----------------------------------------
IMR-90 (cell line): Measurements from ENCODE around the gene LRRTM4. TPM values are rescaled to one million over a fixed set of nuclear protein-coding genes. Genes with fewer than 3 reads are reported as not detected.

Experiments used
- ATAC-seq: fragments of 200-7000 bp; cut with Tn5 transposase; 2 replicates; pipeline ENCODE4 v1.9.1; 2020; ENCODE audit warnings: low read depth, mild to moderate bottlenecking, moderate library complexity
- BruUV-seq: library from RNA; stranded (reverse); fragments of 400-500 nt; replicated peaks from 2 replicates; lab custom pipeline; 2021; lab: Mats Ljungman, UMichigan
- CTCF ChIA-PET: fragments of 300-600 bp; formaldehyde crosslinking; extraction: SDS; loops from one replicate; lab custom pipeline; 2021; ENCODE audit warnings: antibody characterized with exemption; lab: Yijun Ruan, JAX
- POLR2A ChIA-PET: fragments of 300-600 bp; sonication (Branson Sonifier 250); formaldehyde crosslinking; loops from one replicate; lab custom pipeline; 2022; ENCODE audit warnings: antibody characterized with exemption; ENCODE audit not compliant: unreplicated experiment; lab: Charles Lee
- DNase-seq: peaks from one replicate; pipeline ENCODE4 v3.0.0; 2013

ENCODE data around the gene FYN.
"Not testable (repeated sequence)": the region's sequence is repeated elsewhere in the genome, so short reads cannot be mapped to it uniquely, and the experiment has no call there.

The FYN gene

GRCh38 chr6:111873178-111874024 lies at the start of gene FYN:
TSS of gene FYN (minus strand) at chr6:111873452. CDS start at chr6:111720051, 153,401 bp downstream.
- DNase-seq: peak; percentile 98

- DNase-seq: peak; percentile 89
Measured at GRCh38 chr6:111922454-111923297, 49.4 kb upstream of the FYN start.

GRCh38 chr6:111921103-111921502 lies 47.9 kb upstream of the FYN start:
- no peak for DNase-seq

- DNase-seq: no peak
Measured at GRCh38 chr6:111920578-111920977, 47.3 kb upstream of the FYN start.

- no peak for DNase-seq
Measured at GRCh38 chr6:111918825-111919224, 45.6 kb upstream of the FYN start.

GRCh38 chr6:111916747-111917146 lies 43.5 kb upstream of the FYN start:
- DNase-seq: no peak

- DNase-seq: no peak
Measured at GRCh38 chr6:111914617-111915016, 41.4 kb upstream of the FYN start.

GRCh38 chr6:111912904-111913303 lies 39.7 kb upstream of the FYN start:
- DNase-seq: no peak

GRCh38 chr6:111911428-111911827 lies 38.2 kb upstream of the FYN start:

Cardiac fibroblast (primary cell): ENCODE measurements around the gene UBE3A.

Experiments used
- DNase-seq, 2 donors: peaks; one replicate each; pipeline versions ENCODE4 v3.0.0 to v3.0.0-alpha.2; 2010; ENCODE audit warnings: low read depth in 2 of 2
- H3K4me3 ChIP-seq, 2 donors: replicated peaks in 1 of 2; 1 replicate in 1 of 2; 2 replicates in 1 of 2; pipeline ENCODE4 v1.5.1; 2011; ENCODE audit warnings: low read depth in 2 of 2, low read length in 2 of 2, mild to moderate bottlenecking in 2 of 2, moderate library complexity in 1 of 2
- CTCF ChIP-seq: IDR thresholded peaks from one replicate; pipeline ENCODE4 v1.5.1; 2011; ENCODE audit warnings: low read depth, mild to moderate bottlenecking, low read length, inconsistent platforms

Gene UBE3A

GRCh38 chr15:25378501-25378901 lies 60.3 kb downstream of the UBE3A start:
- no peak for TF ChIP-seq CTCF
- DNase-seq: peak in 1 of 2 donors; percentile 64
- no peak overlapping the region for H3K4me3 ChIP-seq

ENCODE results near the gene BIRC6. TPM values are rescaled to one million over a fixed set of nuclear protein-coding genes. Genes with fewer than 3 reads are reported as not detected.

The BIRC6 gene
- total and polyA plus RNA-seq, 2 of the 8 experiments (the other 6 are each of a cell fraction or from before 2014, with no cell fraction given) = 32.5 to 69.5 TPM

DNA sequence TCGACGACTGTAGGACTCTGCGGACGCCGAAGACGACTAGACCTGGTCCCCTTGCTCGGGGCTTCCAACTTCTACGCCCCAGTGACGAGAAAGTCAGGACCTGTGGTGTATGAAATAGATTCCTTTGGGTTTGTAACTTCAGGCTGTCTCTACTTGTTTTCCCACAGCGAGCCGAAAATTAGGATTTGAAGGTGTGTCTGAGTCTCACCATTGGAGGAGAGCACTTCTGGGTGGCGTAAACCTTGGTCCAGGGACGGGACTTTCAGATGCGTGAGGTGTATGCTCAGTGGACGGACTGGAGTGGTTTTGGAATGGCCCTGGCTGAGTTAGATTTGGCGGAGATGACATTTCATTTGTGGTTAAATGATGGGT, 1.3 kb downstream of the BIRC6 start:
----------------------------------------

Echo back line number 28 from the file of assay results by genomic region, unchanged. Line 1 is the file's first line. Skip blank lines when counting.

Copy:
GRCh38 chr6:111911428-111911827 lies 38.2 kb upstream of the FYN start: